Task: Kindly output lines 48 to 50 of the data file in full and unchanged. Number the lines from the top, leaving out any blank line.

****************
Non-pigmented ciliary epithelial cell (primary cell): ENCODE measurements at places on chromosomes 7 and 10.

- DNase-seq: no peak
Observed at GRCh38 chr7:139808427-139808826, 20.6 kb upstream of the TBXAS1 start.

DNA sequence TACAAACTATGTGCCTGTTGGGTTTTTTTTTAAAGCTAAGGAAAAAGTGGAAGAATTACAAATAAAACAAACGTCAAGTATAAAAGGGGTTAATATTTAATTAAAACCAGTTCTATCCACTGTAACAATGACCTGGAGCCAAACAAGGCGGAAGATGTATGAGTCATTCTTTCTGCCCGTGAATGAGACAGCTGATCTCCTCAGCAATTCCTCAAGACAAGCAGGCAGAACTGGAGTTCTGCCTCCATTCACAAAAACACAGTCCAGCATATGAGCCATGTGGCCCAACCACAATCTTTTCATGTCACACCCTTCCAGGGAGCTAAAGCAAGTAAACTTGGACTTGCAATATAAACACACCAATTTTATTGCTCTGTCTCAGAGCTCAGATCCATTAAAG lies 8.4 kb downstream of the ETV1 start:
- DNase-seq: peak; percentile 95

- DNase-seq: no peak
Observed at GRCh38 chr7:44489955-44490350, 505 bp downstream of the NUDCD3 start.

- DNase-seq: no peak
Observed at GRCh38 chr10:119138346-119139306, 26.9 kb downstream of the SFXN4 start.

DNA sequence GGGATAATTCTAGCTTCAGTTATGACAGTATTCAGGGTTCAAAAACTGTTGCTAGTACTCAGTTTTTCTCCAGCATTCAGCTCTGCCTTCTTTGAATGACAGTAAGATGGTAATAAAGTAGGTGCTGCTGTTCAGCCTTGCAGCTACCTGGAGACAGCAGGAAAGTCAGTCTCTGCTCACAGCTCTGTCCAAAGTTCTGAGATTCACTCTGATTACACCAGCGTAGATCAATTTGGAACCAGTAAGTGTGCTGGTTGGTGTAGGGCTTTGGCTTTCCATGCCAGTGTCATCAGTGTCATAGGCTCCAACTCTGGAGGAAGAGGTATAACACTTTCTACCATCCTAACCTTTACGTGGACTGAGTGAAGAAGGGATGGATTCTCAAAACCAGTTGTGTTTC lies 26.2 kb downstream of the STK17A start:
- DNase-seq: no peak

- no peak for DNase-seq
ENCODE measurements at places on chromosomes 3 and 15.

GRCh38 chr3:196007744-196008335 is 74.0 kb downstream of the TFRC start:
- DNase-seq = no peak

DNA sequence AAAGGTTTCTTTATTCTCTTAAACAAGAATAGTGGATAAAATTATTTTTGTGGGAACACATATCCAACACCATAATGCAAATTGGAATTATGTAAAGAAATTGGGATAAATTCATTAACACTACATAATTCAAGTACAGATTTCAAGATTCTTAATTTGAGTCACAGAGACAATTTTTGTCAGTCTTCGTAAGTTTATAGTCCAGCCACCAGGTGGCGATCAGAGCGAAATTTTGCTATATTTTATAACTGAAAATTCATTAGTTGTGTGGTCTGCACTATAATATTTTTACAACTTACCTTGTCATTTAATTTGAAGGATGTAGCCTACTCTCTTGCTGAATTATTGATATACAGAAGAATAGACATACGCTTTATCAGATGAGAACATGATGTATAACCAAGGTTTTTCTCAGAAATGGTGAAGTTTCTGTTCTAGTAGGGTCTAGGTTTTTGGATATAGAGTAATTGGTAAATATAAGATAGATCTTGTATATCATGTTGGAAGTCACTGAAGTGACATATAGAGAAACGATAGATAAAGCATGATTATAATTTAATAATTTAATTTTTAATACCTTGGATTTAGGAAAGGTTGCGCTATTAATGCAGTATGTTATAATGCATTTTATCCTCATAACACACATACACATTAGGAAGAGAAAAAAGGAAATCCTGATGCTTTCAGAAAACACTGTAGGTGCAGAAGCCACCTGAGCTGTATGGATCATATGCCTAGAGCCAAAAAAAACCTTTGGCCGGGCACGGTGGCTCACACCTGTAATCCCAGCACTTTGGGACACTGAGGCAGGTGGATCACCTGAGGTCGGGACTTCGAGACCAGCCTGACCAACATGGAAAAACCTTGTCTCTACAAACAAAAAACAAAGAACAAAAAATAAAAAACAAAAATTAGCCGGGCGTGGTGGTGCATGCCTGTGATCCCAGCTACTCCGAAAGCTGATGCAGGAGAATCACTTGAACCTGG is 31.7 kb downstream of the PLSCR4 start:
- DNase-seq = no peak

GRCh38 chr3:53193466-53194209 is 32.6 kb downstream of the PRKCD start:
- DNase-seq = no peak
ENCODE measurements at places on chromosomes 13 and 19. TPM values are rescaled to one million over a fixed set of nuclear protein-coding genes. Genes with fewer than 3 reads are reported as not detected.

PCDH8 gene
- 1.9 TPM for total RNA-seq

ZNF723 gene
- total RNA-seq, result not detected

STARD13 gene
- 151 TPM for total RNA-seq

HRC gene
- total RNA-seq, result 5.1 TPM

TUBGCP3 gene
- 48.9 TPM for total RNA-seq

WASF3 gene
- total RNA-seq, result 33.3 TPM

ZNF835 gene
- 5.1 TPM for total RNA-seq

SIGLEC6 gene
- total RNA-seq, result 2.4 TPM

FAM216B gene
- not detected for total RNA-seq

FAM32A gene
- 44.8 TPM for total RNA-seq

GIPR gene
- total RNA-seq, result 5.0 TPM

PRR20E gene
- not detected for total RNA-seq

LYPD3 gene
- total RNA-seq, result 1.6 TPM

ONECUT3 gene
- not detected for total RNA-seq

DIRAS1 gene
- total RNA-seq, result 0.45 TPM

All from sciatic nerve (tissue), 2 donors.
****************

- not detected for total RNA-seq

DIRAS1 gene
- total RNA-seq, result 0.45 TPM